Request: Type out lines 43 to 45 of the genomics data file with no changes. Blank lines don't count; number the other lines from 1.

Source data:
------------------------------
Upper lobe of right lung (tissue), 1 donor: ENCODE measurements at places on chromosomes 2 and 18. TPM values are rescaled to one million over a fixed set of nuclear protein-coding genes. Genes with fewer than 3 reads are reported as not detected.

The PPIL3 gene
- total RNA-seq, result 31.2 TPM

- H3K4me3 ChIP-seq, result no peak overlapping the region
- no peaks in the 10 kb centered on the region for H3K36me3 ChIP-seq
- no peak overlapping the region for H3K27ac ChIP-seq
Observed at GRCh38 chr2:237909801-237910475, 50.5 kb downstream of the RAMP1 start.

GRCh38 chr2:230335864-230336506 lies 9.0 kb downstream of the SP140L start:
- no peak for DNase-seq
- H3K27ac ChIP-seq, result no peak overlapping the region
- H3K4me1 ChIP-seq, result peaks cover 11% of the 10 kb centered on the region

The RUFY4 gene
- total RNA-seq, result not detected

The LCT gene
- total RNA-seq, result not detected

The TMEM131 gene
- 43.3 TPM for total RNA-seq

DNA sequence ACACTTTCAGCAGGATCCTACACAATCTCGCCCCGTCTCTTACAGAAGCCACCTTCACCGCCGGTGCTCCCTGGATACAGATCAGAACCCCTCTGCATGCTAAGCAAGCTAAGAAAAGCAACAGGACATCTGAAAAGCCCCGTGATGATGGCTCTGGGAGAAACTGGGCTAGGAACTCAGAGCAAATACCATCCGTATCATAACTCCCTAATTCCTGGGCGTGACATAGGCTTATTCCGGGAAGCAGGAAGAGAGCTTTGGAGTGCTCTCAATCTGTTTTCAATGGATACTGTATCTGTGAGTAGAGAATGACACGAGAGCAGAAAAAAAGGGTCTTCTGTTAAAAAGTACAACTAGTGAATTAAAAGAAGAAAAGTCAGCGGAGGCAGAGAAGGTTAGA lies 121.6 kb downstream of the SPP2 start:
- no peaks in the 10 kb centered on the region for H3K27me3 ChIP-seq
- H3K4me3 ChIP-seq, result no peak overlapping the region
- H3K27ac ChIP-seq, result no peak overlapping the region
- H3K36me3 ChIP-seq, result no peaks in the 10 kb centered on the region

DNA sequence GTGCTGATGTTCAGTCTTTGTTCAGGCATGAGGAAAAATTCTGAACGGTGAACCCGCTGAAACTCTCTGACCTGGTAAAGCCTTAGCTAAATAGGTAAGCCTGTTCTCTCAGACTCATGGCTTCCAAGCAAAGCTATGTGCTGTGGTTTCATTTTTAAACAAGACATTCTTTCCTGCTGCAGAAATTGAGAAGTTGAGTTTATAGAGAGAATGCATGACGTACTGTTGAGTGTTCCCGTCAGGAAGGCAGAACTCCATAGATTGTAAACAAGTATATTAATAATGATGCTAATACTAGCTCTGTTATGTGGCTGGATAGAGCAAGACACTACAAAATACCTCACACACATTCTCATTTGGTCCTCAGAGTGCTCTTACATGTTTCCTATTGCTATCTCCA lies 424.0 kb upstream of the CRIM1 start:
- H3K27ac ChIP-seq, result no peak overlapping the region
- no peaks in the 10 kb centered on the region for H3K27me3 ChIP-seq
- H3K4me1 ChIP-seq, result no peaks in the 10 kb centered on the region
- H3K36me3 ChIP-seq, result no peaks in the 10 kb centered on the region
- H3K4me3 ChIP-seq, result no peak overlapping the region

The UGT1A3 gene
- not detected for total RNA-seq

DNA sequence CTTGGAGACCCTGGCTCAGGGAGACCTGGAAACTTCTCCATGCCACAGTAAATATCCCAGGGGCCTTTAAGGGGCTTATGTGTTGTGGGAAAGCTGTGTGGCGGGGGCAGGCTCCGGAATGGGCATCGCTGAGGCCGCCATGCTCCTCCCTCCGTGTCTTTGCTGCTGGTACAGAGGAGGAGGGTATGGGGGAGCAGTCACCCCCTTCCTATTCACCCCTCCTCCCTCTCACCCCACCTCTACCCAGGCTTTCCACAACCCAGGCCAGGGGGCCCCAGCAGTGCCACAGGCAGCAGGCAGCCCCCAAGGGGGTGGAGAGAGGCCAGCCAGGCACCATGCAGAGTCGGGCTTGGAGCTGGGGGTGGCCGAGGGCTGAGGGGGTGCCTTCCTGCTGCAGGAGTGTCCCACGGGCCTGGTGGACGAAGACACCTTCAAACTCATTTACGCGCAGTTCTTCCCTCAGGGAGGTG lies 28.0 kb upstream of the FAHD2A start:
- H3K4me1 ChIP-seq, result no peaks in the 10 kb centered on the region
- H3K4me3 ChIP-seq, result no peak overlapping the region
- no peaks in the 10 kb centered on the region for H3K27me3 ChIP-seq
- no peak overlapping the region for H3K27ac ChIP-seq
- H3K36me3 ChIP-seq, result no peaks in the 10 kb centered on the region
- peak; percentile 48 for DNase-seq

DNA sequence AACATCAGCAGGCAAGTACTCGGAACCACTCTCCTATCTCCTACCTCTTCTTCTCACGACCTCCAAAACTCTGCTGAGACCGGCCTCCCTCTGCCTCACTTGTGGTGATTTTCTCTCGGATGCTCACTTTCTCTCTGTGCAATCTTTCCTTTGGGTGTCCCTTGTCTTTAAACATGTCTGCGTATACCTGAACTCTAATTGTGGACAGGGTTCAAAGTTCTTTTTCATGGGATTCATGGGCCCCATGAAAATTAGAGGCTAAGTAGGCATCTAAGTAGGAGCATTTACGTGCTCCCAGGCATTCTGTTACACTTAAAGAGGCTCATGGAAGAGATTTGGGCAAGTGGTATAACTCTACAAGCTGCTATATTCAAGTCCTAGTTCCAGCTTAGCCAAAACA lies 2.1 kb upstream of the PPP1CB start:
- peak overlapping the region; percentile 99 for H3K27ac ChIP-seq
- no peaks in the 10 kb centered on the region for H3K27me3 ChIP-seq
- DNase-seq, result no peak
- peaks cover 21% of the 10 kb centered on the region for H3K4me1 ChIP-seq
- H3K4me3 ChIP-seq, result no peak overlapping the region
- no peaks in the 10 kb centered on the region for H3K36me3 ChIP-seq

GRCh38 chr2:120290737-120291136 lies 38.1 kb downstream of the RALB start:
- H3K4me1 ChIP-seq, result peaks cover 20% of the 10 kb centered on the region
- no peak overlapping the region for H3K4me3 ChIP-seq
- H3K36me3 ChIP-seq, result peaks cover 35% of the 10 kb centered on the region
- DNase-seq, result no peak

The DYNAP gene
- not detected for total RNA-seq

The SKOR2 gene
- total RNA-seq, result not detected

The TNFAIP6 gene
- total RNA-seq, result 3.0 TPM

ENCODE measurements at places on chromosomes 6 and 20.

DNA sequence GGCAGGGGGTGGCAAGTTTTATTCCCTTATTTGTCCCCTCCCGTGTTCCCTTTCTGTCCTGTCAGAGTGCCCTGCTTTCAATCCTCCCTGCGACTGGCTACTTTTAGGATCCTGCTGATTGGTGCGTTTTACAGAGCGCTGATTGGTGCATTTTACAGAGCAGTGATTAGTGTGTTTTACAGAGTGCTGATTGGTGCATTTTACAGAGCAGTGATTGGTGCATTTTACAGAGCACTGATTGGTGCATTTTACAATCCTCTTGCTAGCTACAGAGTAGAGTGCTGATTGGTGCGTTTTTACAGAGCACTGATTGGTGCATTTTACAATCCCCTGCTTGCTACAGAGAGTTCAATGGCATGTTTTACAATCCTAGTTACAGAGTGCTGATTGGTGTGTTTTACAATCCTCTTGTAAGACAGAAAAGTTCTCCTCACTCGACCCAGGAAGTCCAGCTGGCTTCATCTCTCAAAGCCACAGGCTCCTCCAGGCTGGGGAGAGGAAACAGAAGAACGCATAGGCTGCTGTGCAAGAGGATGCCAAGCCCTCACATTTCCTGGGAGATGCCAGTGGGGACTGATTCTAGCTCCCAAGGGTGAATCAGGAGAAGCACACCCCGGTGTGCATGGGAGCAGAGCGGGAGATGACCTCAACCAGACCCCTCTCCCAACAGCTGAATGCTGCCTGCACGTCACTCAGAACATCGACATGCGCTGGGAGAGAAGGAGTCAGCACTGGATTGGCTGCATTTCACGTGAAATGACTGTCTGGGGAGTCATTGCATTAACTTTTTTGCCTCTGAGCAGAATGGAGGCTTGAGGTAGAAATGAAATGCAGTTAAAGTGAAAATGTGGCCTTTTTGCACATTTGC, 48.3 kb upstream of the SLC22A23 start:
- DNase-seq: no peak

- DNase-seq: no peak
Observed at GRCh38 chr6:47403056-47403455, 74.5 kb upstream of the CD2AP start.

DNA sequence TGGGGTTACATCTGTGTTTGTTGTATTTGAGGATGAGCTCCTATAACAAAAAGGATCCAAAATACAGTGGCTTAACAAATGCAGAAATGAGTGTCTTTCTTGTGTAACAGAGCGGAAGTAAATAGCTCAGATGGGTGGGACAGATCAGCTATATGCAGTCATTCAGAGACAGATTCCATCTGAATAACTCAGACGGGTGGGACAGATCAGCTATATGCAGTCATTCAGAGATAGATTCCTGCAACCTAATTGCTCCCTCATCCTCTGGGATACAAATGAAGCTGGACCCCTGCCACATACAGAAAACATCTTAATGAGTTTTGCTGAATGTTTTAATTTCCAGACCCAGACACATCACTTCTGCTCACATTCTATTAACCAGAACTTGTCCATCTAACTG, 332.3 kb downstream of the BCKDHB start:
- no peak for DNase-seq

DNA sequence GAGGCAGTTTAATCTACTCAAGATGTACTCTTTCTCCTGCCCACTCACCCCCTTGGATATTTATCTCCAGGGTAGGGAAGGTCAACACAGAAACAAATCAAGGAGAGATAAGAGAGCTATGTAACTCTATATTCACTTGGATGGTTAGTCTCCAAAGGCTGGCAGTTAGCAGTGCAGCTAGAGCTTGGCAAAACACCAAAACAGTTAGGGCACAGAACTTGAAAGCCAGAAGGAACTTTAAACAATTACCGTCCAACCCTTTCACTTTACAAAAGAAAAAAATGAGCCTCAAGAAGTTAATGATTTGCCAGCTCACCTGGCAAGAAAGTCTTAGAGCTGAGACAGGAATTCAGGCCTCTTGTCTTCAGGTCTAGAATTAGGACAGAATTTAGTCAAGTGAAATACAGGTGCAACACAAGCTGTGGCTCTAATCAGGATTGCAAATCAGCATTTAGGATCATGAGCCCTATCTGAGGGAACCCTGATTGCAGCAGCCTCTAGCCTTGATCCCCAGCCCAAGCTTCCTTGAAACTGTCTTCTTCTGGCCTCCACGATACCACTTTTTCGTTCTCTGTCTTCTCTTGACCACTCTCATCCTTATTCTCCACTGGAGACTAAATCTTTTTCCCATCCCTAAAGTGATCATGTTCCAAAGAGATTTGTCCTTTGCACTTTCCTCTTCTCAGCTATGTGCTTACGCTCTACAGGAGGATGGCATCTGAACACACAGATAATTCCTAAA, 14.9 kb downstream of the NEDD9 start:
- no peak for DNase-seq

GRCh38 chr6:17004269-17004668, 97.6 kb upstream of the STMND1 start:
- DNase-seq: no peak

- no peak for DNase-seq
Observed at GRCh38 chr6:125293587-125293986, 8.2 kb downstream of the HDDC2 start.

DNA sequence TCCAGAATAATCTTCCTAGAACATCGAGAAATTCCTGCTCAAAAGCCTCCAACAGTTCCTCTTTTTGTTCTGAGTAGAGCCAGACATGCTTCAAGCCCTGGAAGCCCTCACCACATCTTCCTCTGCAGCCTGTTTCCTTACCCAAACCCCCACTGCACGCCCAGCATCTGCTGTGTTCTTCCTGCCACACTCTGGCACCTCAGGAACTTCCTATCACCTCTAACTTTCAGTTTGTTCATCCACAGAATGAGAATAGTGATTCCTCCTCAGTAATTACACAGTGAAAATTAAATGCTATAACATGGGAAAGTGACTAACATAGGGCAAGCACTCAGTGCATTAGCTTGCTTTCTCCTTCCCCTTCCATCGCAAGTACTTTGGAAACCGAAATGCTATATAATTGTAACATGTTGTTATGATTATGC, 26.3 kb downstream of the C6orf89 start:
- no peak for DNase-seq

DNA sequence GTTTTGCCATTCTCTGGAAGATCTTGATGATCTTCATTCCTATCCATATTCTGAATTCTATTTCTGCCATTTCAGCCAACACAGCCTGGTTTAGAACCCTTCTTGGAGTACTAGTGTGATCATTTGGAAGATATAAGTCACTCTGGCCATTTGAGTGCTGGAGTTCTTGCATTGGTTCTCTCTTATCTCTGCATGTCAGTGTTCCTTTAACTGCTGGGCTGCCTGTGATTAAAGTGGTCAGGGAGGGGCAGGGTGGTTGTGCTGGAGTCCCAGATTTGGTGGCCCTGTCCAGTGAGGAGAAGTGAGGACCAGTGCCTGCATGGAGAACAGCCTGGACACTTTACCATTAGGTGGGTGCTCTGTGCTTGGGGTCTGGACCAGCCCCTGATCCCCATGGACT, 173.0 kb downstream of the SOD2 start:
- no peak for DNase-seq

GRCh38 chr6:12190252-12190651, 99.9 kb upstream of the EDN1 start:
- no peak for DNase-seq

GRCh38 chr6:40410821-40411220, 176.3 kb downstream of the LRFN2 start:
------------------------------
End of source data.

- H3K4me3 ChIP-seq, result no peak overlapping the region
- no peaks in the 10 kb centered on the region for H3K36me3 ChIP-seq

GRCh38 chr2:120290737-120291136 lies 38.1 kb downstream of the RALB start: